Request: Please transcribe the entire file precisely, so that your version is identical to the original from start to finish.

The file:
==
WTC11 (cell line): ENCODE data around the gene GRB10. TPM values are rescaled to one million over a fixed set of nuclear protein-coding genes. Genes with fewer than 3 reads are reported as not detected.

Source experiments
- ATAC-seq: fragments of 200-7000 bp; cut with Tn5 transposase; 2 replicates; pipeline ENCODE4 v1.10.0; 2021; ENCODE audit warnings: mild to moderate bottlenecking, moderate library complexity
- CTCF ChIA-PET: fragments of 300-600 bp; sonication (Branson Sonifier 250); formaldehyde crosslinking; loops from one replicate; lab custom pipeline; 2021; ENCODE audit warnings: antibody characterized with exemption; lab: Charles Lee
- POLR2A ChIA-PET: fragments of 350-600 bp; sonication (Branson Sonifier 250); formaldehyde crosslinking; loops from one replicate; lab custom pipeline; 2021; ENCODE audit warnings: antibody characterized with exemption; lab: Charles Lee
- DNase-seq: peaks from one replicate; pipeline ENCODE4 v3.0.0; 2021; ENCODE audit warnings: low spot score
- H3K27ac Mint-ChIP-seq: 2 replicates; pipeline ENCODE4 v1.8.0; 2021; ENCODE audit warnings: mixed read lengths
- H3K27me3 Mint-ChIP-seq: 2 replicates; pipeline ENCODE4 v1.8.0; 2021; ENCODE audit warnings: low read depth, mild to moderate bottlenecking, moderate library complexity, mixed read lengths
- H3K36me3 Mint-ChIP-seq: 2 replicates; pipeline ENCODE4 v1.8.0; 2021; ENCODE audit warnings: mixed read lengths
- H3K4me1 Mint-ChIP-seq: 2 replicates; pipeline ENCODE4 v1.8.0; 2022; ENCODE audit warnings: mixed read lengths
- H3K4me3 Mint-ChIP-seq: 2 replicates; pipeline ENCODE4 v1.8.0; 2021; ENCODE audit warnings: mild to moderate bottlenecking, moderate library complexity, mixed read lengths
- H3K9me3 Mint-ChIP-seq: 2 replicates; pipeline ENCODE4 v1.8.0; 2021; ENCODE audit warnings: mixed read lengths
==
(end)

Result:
WTC11 (cell line): ENCODE data around the gene GRB10. TPM values are rescaled to one million over a fixed set of nuclear protein-coding genes. Genes with fewer than 3 reads are reported as not detected.

Source experiments
- ATAC-seq: fragments of 200-7000 bp; cut with Tn5 transposase; 2 replicates; pipeline ENCODE4 v1.10.0; 2021; ENCODE audit warnings: mild to moderate bottlenecking, moderate library complexity
- CTCF ChIA-PET: fragments of 300-600 bp; sonication (Branson Sonifier 250); formaldehyde crosslinking; loops from one replicate; lab custom pipeline; 2021; ENCODE audit warnings: antibody characterized with exemption; lab: Charles Lee
- POLR2A ChIA-PET: fragments of 350-600 bp; sonication (Branson Sonifier 250); formaldehyde crosslinking; loops from one replicate; lab custom pipeline; 2021; ENCODE audit warnings: antibody characterized with exemption; lab: Charles Lee
- DNase-seq: peaks from one replicate; pipeline ENCODE4 v3.0.0; 2021; ENCODE audit warnings: low spot score
- H3K27ac Mint-ChIP-seq: 2 replicates; pipeline ENCODE4 v1.8.0; 2021; ENCODE audit warnings: mixed read lengths
- H3K27me3 Mint-ChIP-seq: 2 replicates; pipeline ENCODE4 v1.8.0; 2021; ENCODE audit warnings: low read depth, mild to moderate bottlenecking, moderate library complexity, mixed read lengths
- H3K36me3 Mint-ChIP-seq: 2 replicates; pipeline ENCODE4 v1.8.0; 2021; ENCODE audit warnings: mixed read lengths
- H3K4me1 Mint-ChIP-seq: 2 replicates; pipeline ENCODE4 v1.8.0; 2022; ENCODE audit warnings: mixed read lengths
- H3K4me3 Mint-ChIP-seq: 2 replicates; pipeline ENCODE4 v1.8.0; 2021; ENCODE audit warnings: mild to moderate bottlenecking, moderate library complexity, mixed read lengths
- H3K9me3 Mint-ChIP-seq: 2 replicates; pipeline ENCODE4 v1.8.0; 2021; ENCODE audit warnings: mixed read lengths